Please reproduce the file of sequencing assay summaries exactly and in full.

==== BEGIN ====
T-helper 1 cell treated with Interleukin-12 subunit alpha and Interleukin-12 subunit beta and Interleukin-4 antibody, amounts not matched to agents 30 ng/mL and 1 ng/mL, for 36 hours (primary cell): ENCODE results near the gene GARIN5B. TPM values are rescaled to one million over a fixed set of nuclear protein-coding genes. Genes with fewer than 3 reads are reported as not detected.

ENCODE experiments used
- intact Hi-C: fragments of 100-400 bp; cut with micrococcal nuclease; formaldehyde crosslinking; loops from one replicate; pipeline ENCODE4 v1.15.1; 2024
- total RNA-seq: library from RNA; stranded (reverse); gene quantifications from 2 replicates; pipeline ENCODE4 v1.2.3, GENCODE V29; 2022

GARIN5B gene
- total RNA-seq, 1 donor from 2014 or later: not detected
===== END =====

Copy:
T-helper 1 cell treated with Interleukin-12 subunit alpha and Interleukin-12 subunit beta and Interleukin-4 antibody, amounts not matched to agents 30 ng/mL and 1 ng/mL, for 36 hours (primary cell): ENCODE results near the gene GARIN5B. TPM values are rescaled to one million over a fixed set of nuclear protein-coding genes. Genes with fewer than 3 reads are reported as not detected.

ENCODE experiments used
- intact Hi-C: fragments of 100-400 bp; cut with micrococcal nuclease; formaldehyde crosslinking; loops from one replicate; pipeline ENCODE4 v1.15.1; 2024
- total RNA-seq: library from RNA; stranded (reverse); gene quantifications from 2 replicates; pipeline ENCODE4 v1.2.3, GENCODE V29; 2022

GARIN5B gene
- total RNA-seq, 1 donor from 2014 or later: not detected